Today, I'm reviewing The League of Beastly Dreadfuls by Holly Grant! It's a quirky, delightful story that's sure to appeal to fans of The Luck Uglies, The Mysterious Benedict Society and Heidi Schulz!
MMGM is a feature hosted by (fabulous) author Shannon Messenger on her blog every week!
Hardcover, 320 pages
Published April 28th 2015 by Random House Books for Young Readers (first published February 1st 2015)
Format read: Finished copy via publisher
Anastasia is a completely average almost-eleven-year-old. That is, UNTIL her parents die in a tragic vacuum-cleaner accident. UNTIL she’s rescued by two long-lost great-aunties. And UNTIL she’s taken to their delightful and, er, “authentic” Victorian home, St. Agony’s Asylum for the Criminally Insane.
But something strange is going on at the asylum. Anastasia soon begins to suspect that her aunties are not who they say they are. So when she meets Ollie and Quentin, two mysterious brothers, the three join together to plot their great escape!
Which is why when I was sent The League of Beastly Dreadfuls by Random House, I did a little cheer and immediately picked up the book.
Things that worked:
From page one, it's pretty apparent that author Holly Grant has a gift for writing amusing, quirky characterizations. We're introduced to Anastasia, an almost-eleven-year-old girl with strange parents and an unfortunate case of bad flatuence.
While Anastasia is a pretty atypical heroine, that's also one of the best things about her. Grant makes it clear from early on that because Anastasia doesn't have extraordinary powers to get her out of scrapes, it's completely up to her wit to help her when she's unceremoniously ushered to St. Agony's, and she needs to figure out how what's going on.
It's a nice reminder that being intelligent and resourceful will often solve every problem around you, and it will definitely serve as a nice lesson for younger readers.
Writing, illustrations and setting
The second you see the cover and synopsis for The League of Beastly Dreadfuls, it's pretty obvious that the book is going to involve a creepy Victorian mansion, and gothic-inspired adventures of some kind.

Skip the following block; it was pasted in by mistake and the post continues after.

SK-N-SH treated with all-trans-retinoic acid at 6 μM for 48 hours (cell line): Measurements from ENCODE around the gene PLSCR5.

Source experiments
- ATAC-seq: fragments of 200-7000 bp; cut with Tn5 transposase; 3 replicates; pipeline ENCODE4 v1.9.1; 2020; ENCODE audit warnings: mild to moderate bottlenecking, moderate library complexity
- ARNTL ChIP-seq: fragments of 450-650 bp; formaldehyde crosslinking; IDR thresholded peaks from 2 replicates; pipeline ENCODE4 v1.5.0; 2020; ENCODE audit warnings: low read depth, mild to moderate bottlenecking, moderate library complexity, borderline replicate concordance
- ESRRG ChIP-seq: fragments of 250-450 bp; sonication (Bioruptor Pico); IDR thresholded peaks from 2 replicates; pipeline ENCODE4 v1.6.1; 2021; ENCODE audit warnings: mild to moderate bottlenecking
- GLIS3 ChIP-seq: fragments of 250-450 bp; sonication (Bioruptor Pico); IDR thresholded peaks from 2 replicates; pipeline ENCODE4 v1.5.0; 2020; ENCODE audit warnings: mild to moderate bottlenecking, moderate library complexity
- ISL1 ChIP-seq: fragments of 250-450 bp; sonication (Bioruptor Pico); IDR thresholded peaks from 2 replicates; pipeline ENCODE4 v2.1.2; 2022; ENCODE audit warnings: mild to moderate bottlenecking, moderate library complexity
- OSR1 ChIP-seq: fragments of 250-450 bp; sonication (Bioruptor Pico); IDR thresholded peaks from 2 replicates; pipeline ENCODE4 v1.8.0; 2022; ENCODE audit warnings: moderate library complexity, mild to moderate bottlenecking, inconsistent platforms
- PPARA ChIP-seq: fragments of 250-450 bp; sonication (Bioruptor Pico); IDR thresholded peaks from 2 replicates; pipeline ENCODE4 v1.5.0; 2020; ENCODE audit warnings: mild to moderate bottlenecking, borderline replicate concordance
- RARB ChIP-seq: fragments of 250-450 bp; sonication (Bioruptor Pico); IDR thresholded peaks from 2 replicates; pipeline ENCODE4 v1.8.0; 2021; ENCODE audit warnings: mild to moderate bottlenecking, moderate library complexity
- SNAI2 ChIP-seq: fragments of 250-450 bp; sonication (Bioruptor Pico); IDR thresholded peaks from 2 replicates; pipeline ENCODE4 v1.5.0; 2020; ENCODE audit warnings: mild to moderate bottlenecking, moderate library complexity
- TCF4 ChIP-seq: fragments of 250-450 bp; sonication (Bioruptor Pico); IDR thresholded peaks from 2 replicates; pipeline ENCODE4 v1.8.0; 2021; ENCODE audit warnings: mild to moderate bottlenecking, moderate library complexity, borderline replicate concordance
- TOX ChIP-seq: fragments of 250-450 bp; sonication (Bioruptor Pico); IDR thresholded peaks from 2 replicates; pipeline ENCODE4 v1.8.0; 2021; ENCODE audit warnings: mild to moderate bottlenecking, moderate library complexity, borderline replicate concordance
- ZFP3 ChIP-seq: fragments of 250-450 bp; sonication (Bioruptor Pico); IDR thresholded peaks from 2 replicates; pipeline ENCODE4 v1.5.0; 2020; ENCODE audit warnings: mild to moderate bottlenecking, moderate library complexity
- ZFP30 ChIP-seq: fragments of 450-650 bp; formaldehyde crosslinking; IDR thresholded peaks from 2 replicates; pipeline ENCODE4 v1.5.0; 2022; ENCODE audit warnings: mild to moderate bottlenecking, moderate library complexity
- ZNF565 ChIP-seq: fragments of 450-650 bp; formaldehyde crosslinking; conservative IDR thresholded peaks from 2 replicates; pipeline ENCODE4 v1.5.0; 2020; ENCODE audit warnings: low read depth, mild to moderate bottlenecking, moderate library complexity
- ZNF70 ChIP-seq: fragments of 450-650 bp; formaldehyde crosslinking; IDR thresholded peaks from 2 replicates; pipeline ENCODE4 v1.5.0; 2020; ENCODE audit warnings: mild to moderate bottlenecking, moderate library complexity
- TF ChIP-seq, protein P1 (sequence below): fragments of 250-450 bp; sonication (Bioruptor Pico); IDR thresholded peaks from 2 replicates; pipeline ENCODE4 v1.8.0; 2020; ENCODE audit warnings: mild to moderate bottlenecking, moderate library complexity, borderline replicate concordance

However, it's not until you start actually reading Grant's writing, that you'll realize how fully-immersed you'll become in Anastasia's world. As Kirkus stated in their starred review, Grant is exceptionally talented in coming up with evocative sentences like, "A pink-patterned carpet runner spooled down the steps like a monstrous spotty tongue." It's deliciously imaginative, while also sure to delight (and gross out) younger readers. When added all together, Grant's sentences basically become a fully-immersive effect that will refuse to let readers go.
Grant's deliciously creepy writing is more than accentuated by Portillo's equally elegantly creepy drawings. Portillo's work is deifnitely invocative of Edward Gorey, and will keep readers reading.
Both Anastasia and the reader are unceremoniously pulled into a mystery that they don't fully understand in the earlier chapters of the novel. Grant does a great job of showing Anastasia's complete befuddlement and despair at suddenly having to deal with dead parents and mysterious lumps, and it's not too much of a stretch to say that the reader feels equally confused, and somewhat creeped out.
But after the dust settles and Anastasia starts adjusting, we see her gradually begin to peel away at the mysteries of the situation like the layers of an onion. Grant does a great job of showing her curiosity and natural instinct, solve a mystery that is beyond anything that Anastasia could have imagined.
The emphasis on an adult presence
If you've read any of my previous reviews, you'll know that one of my biggest pet peeves is a lack of an adult presence in MG/YA literature.
This is definitely not the case in Beastly Dreadfuls. While it becomes fairly apparent early on that the aunts are not to be trusted, Grant does provide Anastasia with more than a number of reliable adult figures who work with her and protect her in moments of danger.
I especially liked knowing that these adults have been working independently to keep an eye on Anastasia - even before she was fully cognizant of that fact - it's a nice reminder that not all adults are evil villians.
While Grant has crafted a perfect ending for Anastasia and her cohorts, she also leaves a lot of curious, intriguing loose ends that all but demand to be answered in a second book.
Fortunately for us, we only have to wait until February 2016 for book two to come out!
Things that didn't work/Things to consider:
While Holly Grant is an exceptional writer, I do think that some readers are going to find issue with the fact that the narrative voice is very similar to those of writers like Lemony Snicket and Heidi Schulz. There's a definite emphasis on breaking the fourth wall and addressing the reader, and it makes the book feel very self-aware at times.
I personally enjoyed Grant's style - it's a quirky way of making readers take an active role throughout the narration- but I can also see readers disliking it and comparing to predecessors. It's definitely a question of personal preference, and definitely something good to keep in mind while reading.
I recommend this book for young readers who are looking for adventures
Check out the book trailer:
About the author:
HOLLY GRANT likes to dream about magic hiding in birthday candles and silver snow globes and golden keyholes and peculiarful books squirreled away in forgotten nooks and crannies. Her lifelong hope is to discover a secret door that opens upon a mysterious and wonderful place. In the meantime, she lives in Colorado and writes stories for children like you. Visit Holly and the Beastly Dreadfuls at BeastlyDreadfuls.com.